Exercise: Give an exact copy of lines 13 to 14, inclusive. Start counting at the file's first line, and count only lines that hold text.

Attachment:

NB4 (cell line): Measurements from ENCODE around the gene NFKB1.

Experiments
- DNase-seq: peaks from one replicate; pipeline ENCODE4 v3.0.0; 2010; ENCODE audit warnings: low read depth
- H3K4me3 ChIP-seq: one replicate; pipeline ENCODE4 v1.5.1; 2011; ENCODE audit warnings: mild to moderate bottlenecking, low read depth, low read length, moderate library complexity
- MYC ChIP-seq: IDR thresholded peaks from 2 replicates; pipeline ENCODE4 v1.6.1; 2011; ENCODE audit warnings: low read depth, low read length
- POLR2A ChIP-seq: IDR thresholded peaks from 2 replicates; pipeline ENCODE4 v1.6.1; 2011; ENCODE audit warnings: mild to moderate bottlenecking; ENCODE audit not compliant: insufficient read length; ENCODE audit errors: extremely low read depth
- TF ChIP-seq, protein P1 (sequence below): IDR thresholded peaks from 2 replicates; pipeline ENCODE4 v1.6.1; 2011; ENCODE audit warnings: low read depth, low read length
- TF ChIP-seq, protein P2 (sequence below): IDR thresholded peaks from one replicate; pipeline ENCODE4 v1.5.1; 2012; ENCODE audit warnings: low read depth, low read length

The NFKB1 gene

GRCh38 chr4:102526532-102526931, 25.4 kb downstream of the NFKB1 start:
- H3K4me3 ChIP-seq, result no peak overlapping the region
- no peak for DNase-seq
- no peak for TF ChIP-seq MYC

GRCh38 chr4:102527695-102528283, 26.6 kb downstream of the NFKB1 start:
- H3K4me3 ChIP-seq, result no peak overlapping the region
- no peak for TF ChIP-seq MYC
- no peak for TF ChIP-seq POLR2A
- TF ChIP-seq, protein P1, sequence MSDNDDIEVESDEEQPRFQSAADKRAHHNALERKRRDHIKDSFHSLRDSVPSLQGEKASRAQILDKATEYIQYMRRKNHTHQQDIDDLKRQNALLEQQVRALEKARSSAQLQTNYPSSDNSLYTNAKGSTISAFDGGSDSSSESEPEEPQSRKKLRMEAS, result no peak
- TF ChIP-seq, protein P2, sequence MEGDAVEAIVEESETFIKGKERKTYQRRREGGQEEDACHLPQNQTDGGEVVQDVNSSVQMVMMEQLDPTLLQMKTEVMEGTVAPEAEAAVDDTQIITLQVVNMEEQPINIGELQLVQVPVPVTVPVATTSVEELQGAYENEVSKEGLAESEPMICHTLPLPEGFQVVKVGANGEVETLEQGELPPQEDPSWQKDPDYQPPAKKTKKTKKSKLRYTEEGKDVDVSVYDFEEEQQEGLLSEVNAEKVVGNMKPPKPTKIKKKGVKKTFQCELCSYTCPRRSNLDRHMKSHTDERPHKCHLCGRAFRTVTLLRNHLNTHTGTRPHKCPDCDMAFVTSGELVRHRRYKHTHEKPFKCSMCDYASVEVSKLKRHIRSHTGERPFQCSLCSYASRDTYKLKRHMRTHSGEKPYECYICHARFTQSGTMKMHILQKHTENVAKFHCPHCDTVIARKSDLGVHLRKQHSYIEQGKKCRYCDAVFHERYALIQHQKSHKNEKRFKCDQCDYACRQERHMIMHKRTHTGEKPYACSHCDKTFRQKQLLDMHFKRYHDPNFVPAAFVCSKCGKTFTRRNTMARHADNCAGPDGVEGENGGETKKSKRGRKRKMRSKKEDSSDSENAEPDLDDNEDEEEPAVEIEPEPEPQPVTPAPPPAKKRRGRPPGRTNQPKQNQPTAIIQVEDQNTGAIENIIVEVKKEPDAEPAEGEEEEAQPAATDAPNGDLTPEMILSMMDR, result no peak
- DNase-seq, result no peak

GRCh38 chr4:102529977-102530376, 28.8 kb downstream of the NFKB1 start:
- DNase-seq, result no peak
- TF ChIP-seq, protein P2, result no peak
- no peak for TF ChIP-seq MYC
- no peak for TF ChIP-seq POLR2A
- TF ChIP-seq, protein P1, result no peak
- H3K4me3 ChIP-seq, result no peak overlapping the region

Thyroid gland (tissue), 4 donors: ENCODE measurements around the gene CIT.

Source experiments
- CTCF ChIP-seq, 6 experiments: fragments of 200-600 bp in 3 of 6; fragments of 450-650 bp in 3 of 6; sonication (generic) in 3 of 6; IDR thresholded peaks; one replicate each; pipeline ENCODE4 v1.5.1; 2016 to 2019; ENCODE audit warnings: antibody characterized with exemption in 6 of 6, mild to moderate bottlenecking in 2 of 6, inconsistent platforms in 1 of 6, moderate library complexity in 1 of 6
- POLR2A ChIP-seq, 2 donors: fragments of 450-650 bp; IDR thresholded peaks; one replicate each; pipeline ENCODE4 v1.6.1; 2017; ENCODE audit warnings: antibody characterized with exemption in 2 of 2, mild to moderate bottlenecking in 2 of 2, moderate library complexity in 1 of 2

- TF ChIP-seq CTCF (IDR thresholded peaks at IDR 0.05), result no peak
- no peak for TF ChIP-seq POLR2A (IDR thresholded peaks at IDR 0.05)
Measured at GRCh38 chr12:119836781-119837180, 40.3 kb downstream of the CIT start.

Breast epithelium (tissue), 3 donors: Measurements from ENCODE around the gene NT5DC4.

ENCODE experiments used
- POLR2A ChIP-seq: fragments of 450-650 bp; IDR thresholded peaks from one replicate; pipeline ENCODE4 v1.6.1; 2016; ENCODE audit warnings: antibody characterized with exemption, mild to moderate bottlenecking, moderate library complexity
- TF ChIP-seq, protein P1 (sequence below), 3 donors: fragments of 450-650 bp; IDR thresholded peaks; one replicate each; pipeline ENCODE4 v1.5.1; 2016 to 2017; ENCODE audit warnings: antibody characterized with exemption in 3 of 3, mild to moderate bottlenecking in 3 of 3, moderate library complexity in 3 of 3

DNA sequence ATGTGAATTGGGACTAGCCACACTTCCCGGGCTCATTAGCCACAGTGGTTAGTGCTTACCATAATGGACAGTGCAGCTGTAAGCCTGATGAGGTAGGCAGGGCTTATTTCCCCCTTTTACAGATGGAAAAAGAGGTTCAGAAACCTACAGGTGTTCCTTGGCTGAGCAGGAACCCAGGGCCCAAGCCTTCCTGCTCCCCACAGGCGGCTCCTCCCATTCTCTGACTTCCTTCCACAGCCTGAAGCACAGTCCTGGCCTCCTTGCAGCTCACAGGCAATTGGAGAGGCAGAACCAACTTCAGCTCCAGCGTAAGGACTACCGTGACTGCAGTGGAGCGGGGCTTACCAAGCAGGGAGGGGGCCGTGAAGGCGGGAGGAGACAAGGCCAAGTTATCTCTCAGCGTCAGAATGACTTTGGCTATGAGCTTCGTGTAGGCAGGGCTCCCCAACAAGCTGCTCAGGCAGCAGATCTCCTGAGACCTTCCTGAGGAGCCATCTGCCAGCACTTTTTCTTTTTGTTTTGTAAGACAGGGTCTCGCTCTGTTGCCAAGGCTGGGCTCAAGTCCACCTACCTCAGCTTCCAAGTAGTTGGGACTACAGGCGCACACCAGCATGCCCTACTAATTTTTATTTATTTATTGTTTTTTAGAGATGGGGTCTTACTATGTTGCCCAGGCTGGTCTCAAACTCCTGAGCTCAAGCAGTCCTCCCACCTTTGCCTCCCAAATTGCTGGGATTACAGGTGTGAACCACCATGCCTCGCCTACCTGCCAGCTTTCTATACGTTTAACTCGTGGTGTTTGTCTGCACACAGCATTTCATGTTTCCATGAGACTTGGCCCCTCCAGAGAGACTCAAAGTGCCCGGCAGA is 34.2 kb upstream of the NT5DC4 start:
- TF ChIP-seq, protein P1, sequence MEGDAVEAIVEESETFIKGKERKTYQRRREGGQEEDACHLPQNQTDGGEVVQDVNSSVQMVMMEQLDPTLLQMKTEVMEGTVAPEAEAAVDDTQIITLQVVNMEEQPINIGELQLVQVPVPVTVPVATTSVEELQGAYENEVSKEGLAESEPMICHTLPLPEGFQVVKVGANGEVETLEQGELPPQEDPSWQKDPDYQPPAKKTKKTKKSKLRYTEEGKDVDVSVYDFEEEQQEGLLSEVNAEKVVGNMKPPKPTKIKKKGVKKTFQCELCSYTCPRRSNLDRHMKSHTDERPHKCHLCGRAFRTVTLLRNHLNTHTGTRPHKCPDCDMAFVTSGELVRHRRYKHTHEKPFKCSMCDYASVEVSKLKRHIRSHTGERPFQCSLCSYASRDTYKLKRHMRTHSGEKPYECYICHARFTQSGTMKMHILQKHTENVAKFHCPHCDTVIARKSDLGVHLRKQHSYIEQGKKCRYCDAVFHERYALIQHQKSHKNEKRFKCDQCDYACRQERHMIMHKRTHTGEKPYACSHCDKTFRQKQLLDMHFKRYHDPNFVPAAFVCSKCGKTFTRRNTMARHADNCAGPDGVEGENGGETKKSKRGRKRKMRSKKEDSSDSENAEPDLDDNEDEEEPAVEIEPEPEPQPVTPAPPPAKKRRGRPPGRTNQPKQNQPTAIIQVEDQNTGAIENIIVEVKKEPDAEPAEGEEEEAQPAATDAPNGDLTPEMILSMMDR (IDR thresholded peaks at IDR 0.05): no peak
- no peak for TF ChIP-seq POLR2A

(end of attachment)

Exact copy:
- no peak for TF ChIP-seq MYC

GRCh38 chr4:102527695-102528283, 26.6 kb downstream of the NFKB1 start: